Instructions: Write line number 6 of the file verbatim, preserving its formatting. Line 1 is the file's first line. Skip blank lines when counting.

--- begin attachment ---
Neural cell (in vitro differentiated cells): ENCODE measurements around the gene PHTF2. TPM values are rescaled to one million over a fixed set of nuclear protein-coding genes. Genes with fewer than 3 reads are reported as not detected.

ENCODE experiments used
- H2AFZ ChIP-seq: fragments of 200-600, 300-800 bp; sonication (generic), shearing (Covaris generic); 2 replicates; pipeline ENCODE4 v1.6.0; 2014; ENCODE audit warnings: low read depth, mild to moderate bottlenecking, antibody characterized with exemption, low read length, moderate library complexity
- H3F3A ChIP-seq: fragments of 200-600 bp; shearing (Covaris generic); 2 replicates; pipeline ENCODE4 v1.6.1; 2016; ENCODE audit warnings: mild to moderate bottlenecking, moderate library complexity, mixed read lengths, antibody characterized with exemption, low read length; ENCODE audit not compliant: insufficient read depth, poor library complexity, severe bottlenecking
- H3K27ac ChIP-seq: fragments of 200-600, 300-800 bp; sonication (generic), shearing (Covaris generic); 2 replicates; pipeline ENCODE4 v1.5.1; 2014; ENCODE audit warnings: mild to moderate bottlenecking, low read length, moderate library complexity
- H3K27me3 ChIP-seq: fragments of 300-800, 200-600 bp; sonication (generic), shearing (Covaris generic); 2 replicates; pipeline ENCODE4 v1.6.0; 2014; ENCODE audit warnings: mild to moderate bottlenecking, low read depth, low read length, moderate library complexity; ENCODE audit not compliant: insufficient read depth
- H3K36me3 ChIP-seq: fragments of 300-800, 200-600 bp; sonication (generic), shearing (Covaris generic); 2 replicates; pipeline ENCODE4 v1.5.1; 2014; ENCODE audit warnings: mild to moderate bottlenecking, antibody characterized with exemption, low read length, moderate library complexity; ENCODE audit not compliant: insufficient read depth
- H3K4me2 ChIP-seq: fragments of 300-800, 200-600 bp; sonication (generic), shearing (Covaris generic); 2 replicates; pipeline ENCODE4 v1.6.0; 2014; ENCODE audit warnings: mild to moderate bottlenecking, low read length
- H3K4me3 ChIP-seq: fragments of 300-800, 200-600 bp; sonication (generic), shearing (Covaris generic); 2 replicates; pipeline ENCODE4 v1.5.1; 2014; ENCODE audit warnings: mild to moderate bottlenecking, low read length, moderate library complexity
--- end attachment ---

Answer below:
- H3K27me3 ChIP-seq: fragments of 300-800, 200-600 bp; sonication (generic), shearing (Covaris generic); 2 replicates; pipeline ENCODE4 v1.6.0; 2014; ENCODE audit warnings: mild to moderate bottlenecking, low read depth, low read length, moderate library complexity; ENCODE audit not compliant: insufficient read depth